Time For The UN To Act To End Tax Abuse And Financial Secrecy


November 6, 2017

Time for the UN to act to end tax abuse and financial secrecy

 Thanks to the Paradise Papers leak, the world has another chance to scrutinise and pass judgment on the complex web of schemes and networks many ordinary people find offensive and unfair, noted the Independent Commission for the Reform of International Corporate Taxation (ICRICT). ICRICT is a group of leaders from both developing and developed nations which promotes international corporate tax reform from the perspective of global public interest.

It is time for the world to act and ICRICT  calls on the UN to convene a global summit to end tax abuse and financial secrecy, by agreeing concrete and binding targets, with accountability frameworks to monitor progress.

The existence of tax havens does not add to overall global wealth or well-being; they serve no useful economic purpose. Whilst these jurisdictions undoubtedly benefit some rich individuals and multinational corporations, this benefit is at the expense of others, and they therefore serve to increase inequality.

Massive tax avoidance by high net worth individuals and enterprises not only penalises ordinary taxpayers, public finances and social spending, but also threatens good governance, macroeconomic stability and social cohesion.

Through regulation, company registers, tax law and supervision, governments play an important role in the existence of tax havens and offshore financial centres. These centres can only exist through governments that create the necessary conditions and offshore structures offering preferential regimes; and through the role of enablers and intermediaries such as banks, accounting firms, tax advisers, wealth managers and lawyers.

The Paradise leaks confirm that this is not a marginal activity, but a systemic, global issue. Latest estimates show that c10% of world GDP is held in tax havens globally. This global shadow financial system bleeds the world’s poorest economies and propels crime, corruption, and tax evasion. Financial secrecy jurisdictions therefore represent a significant threat to the progressive realisation of human rights and the promises of the UN SDGs (Sustainable Development Goals).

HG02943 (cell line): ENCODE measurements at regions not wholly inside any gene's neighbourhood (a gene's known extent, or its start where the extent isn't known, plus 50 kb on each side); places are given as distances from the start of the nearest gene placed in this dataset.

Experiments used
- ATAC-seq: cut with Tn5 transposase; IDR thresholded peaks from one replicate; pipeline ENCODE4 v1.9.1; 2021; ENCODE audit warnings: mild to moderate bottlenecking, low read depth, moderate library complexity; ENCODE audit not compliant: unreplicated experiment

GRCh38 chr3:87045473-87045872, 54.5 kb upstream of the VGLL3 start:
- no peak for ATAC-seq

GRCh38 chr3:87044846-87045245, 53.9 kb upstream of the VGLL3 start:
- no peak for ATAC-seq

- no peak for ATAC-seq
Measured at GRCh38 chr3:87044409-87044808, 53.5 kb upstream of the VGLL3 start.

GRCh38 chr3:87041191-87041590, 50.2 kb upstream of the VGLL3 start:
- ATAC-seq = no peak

“The empirical evidence is crystal clear: nations continue to bleed massively through illicit financial flows. The ‘Paradise Papers’ only shine light on the faces of the elites and multinationals behind this phenomenon, unmasking how they channel their wealth through tax havens and secrecy jurisdictions. The implications for development policy are also clear: a paradigm shift is long overdue, from emphasis on merely scaling up development assistance to clamping down on tax evasion by the politico-economic elites and multinational corporations” says Leonce Ndikumana, ICRICT Commissioner and Professor of Economics at the University of Massachusetts.

“States must reject the artifice that a corporation’s subsidiaries and branches are separate entities entitled to separate treatment under tax law, and instead recognize that multinational corporations act as single firms conducting business activities across international borders. If it were the case, there would be no need from the multinational corporations to seek tax havens, inside the European Union or outside”, says Eva Joly, ICRICT Commissioner and member of the European Parliament.  


  • Click hereto access the full public content for the Paradise Papers investigation.
  • Click here to access ICRICT declaration.


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Lamia Oualalou

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